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When I run this code by python 2.7,I got this error.please help me,thank you very much!

Traceback (most recent call last):
File "C:\Python26\Lib\site-packages\pyutilib.subprocess-3.5.4\", line 30, in <module>
    long_description = read('README.txt'),
  File "C:\Python26\Lib\site-packages\pyutilib.subprocess-3.5.4\", line 19, in read
    return open(os.path.join(os.path.dirname(__file__), *rnames)).read()
NameError: global name '__file__' is not defined

code is:

import os
from setuptools import setup

def read(*rnames):
    return open(os.path.join(os.path.dirname(__file__), *rnames)).read()

    maintainer='William E. Hart',
    url = '',
    license = 'BSD',
    platforms = ["any"],
    description = 'PyUtilib utilites for managing subprocesses.',
    long_description = read('README.txt'),
    classifiers = [
        'Development Status :: 4 - Beta',
        'Intended Audience :: End Users/Desktop',
        'License :: OSI Approved :: BSD License',
        'Natural Language :: English',
        'Operating System :: Microsoft :: Windows',
        'Operating System :: Unix',
        'Programming Language :: Python',
        'Programming Language :: Unix Shell',
        'Topic :: Scientific/Engineering :: Mathematics',
        'Topic :: Software Development :: Libraries :: Python Modules'],
      packages=['pyutilib', 'pyutilib.subprocess', 'pyutilib.subprocess.tests'],
      install_requires=['pyutilib.common', '']
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Interesting ... –  Alfe May 27 '13 at 11:15
Try to run this code from the shell : python Related : –  Ashwini Chaudhary May 27 '13 at 11:16
I solved it by treating file as a string, i.e. put "file" (together with the quotes!) instead of file –  Twinkle Apr 16 '14 at 8:31

6 Answers 6

I solved it by treating file as a string, i.e. put "__file__" (together with the quotes!) instead of __file__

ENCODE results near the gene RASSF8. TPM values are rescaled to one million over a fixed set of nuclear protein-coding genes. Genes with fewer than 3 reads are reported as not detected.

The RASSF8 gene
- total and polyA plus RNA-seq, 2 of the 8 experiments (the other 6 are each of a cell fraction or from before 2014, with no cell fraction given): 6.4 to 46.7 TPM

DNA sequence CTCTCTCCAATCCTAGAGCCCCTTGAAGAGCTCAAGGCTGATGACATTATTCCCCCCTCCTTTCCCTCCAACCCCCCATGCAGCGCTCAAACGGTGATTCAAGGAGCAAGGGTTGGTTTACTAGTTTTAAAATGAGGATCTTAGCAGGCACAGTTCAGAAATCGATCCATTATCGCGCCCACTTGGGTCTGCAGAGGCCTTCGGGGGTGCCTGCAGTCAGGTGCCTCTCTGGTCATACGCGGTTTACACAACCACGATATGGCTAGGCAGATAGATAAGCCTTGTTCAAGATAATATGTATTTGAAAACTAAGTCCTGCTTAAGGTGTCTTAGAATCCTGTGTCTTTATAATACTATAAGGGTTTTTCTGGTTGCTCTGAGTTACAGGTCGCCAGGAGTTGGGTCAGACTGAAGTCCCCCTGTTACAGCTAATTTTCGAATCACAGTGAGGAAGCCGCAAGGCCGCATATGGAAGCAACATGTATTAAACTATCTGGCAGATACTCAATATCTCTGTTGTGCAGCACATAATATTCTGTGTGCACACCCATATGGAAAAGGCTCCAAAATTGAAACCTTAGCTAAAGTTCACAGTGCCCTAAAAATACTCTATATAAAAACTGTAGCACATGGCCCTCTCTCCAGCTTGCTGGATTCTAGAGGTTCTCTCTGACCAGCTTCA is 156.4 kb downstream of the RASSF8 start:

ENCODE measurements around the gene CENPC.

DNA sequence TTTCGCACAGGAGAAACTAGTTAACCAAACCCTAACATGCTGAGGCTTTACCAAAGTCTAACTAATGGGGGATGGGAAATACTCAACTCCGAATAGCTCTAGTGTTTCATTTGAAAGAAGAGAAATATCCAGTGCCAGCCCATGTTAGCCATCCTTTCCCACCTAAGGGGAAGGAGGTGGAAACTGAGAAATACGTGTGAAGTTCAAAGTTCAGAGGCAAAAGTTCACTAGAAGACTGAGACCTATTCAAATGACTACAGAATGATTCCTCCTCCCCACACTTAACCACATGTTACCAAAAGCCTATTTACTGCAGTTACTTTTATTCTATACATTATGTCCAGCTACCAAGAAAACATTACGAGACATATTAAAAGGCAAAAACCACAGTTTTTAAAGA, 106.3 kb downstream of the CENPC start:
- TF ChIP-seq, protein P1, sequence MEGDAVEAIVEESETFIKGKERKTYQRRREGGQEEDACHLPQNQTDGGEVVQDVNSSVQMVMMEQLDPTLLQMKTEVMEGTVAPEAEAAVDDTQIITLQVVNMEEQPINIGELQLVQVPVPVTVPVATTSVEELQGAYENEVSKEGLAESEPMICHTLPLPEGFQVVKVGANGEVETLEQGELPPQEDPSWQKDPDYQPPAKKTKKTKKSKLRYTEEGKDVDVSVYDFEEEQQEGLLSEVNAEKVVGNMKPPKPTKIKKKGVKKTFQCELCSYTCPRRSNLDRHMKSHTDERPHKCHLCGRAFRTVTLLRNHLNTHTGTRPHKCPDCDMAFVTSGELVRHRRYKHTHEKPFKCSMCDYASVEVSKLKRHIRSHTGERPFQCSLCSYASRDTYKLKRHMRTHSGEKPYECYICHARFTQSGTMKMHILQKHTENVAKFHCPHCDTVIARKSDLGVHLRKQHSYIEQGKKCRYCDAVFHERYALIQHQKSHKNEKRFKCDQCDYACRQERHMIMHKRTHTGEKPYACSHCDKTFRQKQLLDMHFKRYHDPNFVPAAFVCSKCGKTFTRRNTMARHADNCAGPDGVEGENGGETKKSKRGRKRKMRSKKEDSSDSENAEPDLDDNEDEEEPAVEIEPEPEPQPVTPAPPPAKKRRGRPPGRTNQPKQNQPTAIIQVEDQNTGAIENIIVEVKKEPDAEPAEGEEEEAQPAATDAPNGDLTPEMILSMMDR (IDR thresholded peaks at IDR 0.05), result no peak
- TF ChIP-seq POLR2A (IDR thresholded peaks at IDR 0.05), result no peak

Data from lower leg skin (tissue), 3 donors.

This works fine for me:

wk_dir = os.path.dirname(os.path.realpath('__file__'))
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This indeed works, but I can't get my head around why. Why is "__file__" between quotes treated different than __file__ without quotes? –  Gio Sep 3 '14 at 19:05
Because it doesn't reference the missing global variable. Instead it treats the string 'file' as part of the path. –  JoshVarty Sep 20 '14 at 21:23

This error comes when you append this line os.path.join(os.path.dirname(__file__)) in python interactive shell.

Python Shell doesn't detect current file path in __file__ and it's related to your filepath in which you added this line

So you should write this line os.path.join(os.path.dirname(__file__)) in and then run python, It works because it takes your filepath.

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Are you using the interactive interpreter? You can use


You should read: How do I get the path of the current executed file in python?

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fd = os.path.dirname(os.path.realpath(file)) nd printing it printed .../../folder1/ but cwd = os.path.dirname(os.path.realpath(sys.argv[0])) >>> print cwd prints ../../ –  Aj Gauravdeep Feb 20 at 16:43

I'm having exacty the same problem and using probably the same tutorial. The function definition:

def read(*rnames):
    return open(os.path.join(os.path.dirname(__file__), *rnames)).read()

is buggy, since os.path.dirname(__file__) will not return what you need. Try replacing os.path.dirname(__file__) with os.path.dirname(os.path.abspath(__file__)):

def read(*rnames):
    return open(os.path.join(os.path.dirname(os.path.abspath(__file__)), *rnames)).read()

I've just posted Andrew that the code snippet in current docs don't work, hopefully, it'll be corrected.

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You will get this if you are running the commands from the python shell:

>>> __file__
Traceback (most recent call last):
  File "<stdin>", line 1, in <module>
NameError: name '__file__' is not defined

You need to execute the file directly, by passing it in as an argument to the python command:

$ python

In your case, it should really be python install

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If all you are looking for is to get your current working directory os.cwd() will give you the same thing as os.path.dirname(__file__) as long as you have not changed the working directory elsewhere in your code. os.cwd() also works in interactive mode.

So os.path.join(os.path.dirname(__file__)) becomes os.path.join(os.cwd())

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